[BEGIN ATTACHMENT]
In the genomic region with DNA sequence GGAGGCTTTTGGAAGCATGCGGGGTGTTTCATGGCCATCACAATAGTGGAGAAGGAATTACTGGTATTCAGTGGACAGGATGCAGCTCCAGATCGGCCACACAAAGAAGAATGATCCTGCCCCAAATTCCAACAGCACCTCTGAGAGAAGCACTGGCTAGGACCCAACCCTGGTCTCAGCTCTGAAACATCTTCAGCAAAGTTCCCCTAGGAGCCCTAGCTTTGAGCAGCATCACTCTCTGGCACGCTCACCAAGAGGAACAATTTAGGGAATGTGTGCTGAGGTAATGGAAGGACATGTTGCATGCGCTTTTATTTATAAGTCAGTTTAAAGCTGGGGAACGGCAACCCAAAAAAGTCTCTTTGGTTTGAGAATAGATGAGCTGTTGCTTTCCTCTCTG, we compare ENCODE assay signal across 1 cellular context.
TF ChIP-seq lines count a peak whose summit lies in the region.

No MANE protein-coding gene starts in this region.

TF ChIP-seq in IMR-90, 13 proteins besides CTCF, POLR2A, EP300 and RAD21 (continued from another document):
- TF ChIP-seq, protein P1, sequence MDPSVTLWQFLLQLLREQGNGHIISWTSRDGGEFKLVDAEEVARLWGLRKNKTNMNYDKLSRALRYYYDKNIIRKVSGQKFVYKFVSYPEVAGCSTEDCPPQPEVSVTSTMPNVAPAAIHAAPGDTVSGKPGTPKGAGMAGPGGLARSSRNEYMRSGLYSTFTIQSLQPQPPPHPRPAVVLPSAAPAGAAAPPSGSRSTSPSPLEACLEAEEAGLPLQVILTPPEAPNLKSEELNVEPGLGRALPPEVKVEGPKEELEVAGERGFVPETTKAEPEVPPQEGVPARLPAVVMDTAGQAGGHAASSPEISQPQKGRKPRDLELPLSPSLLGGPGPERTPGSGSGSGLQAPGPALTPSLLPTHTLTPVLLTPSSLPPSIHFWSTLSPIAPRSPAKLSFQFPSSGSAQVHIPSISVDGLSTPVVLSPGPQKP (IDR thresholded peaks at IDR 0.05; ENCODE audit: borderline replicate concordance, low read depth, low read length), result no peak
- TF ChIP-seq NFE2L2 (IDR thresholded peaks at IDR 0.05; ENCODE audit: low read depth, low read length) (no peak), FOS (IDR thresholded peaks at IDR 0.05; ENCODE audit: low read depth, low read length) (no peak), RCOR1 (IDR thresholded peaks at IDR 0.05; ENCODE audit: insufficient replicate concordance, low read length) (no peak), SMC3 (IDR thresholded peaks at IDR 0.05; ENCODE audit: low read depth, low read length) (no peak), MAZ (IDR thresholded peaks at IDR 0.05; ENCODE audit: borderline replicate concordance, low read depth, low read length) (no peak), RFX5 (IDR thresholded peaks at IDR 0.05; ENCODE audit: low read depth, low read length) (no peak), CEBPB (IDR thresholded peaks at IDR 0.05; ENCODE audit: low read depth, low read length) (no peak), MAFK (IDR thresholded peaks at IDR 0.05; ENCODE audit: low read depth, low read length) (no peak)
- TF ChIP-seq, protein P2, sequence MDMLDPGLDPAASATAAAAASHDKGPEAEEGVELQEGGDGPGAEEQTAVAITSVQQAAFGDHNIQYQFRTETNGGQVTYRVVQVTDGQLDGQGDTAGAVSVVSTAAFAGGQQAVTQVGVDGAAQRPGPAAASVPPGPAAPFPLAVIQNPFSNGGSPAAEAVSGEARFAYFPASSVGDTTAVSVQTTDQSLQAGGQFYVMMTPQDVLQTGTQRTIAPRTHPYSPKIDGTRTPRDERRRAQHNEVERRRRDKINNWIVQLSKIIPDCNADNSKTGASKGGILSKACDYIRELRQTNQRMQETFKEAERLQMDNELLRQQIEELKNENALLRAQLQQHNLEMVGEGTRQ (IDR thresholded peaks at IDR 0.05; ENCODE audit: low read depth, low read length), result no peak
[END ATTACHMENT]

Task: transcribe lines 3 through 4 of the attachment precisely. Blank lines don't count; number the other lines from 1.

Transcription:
No MANE protein-coding gene starts in this region.

TF ChIP-seq in IMR-90, 13 proteins besides CTCF, POLR2A, EP300 and RAD21 (continued from another document):